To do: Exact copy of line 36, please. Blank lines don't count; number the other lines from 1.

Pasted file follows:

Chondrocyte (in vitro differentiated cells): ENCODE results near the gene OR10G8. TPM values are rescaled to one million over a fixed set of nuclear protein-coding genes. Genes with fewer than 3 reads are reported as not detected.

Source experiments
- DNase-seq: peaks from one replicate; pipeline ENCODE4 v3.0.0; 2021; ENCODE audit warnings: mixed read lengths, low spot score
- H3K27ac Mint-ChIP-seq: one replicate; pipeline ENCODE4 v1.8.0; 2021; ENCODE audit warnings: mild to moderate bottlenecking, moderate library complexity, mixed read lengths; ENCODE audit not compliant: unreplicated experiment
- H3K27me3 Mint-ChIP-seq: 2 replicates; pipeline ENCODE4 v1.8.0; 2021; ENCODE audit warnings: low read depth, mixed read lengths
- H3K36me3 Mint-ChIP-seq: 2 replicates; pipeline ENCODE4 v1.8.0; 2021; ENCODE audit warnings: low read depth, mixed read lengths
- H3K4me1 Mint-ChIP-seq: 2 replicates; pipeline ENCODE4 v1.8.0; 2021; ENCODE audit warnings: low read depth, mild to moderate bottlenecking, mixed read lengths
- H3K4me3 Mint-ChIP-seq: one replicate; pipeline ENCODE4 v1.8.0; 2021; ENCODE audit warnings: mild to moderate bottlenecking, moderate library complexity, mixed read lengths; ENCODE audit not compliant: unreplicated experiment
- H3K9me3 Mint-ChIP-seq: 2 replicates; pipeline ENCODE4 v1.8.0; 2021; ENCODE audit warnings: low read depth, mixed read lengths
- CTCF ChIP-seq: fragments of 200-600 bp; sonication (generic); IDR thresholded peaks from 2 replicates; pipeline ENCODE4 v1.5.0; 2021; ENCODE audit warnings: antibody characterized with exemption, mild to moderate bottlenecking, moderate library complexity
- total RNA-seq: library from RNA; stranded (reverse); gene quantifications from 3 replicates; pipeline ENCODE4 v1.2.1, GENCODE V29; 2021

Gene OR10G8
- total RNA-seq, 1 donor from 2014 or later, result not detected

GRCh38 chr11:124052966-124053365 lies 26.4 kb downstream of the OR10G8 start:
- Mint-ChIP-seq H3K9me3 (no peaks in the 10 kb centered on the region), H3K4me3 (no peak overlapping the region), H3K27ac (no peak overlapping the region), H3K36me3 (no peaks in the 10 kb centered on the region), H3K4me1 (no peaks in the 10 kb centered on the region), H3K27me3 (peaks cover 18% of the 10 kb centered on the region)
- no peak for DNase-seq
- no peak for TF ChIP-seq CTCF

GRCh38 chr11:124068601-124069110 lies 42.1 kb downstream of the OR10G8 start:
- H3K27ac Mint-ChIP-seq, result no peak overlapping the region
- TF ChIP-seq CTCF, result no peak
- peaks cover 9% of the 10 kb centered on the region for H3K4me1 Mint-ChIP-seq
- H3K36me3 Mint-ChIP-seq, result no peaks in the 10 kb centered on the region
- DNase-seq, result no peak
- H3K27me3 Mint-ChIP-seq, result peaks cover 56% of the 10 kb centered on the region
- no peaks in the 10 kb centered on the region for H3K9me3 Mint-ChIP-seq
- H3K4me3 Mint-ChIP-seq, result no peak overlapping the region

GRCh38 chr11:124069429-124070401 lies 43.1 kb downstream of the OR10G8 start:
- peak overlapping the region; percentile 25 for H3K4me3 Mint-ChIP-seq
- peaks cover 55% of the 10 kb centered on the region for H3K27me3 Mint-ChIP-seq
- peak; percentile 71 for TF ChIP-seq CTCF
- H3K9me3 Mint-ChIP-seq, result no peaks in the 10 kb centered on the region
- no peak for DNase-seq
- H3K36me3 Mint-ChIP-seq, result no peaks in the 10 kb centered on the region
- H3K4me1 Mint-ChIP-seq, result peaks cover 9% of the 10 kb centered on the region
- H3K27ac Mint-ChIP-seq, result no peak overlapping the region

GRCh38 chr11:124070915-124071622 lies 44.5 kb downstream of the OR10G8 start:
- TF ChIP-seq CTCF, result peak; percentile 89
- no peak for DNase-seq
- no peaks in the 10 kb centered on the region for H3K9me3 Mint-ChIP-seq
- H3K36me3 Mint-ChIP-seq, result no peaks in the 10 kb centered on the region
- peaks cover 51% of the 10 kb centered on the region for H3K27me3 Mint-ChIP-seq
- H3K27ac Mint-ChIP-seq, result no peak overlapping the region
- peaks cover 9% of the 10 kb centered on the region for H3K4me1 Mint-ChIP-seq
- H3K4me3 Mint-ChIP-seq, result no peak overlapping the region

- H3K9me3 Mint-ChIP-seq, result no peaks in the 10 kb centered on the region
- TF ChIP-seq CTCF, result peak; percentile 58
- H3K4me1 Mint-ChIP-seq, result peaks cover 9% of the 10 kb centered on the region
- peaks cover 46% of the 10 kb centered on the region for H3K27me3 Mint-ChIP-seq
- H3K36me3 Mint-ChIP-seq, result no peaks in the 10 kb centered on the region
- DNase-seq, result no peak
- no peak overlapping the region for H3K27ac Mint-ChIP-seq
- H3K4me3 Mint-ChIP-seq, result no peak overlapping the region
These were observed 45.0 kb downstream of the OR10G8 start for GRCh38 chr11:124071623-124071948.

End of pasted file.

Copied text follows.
GRCh38 chr11:124070915-124071622 lies 44.5 kb downstream of the OR10G8 start: